Char's Blog

RSS

Demystify the Tongue Tie! 0

The tongue: it's pretty small when compared to other body parts. It’s usually hidden from view and rightly so: it’s relatively unimpressive to look at. There’s no “Tongue of the Year” award, and it’s not usually a topic of conversation. We take it for granted. We are simply concerned that it works: an infant feeds, gains nourishment, and grows daily into someone who speaks, chews, and swallows with ease.

Enter the tongue tie.

The Illusive Lateral S 0

It’s 10:35 on a Tuesday morning. I’m in therapy with a second grader.

Riiiiight. See if you can just keep your jaw still. Well…that’s a start. Can you feel what your tongue is doing? Can you hear a difference? It sounds like air is going down the side of your mouth. It’s supposed to go down the middle of your tongue. Can you feel that? 

Well? I’m not SSSℵℑξΦURE. I think SSSℵℑξΦO. You think IT’SℵℑξΦ goin’ around the SSSℵℑξΦIDE?

Pretty sure. Wow! Almost did one. Good trying. Now, try this. Okay. Well…maybe just watch my mouth…

A lateral /s/ has that identifiable squishy-squashy-scratchy, airy, juicy, around-the-side sound, that we SLP’s dread. Many of us have what you might call “lateral-phobia.” Many of us have tangled with a lateral /s/ and lost.

Series: Speech Sound Solutions 4

“S” seems so simple.  But when it goes wrong, it can be a multi-faceted muddle.  The tongue sticks out, the tongue is narrow, the tongue is fat, the tongue is flat, the tongue is flaccid, air flows around one side, air flows around both sides.  Then there’s my “favorite”, the hot-dog tongue that angles off to one side and the jaw goes with it.  Not to mention the nasal snort “s”.  That one deserves a blog unto itself.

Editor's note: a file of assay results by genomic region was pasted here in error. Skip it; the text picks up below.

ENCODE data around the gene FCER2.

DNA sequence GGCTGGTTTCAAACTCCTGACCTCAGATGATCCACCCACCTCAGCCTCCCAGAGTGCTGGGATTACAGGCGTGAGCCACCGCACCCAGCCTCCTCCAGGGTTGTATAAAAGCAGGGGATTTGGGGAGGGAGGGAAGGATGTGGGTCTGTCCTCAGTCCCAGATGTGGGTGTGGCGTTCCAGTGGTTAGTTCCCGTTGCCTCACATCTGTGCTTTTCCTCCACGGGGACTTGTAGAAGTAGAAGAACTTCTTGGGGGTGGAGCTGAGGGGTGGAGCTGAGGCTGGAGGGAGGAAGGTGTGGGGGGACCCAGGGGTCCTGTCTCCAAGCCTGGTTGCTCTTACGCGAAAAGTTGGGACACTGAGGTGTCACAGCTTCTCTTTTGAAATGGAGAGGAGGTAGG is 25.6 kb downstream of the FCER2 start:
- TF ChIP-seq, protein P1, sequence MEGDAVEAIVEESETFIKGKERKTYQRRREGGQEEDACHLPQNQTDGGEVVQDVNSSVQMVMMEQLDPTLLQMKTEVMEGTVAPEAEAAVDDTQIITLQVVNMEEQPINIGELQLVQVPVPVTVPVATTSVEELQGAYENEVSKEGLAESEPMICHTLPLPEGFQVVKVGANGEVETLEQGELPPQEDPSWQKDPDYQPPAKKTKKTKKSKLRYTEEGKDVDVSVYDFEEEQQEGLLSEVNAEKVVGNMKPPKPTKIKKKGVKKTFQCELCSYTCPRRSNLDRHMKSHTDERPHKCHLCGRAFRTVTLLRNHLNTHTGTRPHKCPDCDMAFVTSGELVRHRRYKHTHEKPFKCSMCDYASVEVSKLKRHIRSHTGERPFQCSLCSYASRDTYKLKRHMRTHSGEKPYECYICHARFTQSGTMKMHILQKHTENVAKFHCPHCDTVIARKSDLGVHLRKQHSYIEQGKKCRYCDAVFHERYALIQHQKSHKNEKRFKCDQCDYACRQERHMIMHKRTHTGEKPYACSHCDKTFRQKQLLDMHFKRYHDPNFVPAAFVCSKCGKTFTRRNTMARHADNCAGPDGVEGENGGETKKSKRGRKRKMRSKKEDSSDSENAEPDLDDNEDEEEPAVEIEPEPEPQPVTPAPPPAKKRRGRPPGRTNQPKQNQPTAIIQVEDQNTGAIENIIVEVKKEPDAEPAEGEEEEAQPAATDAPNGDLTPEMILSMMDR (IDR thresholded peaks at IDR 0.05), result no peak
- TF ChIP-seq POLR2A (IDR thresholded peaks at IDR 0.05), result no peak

We can label the /s/ sound with all the typical terms.  You know the ones:  It’s a lingua-alveolar sound, it’s a fricative, it has centralized airflow, it’s voiceless.  So just how is that descriptive info supposed to help me in therapy?  Good descriptors, but, honestly, not real valuable to my therapy-kids and me.

Over the next few months we’re going to pick-apart the /s/ production and come up with some useful information and ideas that we can all apply in therapy.

Hello and Welcome! 2

I’m Char Boshart, stepmom to four amazingly accomplished adult-children, grandma to three bright and talented grandchildren, with another sweet lil-boy baby on the way. My husband and I moved here two years ago from Southern California (via Texas) and are enjoying the refreshingly peaceful benefits of living in North Georgia. Our cabin is on the Ellijay River, across from the expansive green meadow where at least 20 colorful cows and their little calves roam. We love it!

As a speech-language therapist, I’ve been fortunate to work with many kids of all ages, with varying populations and disorders. I’ve worked in schools, private practice, and clinical settings. I’ve presented many seminars along the way, as well. There are numerous competent and caring therapists out there, and I’ve been so very fortunate to meet and speak with many of you.

  • Charlotte Boshart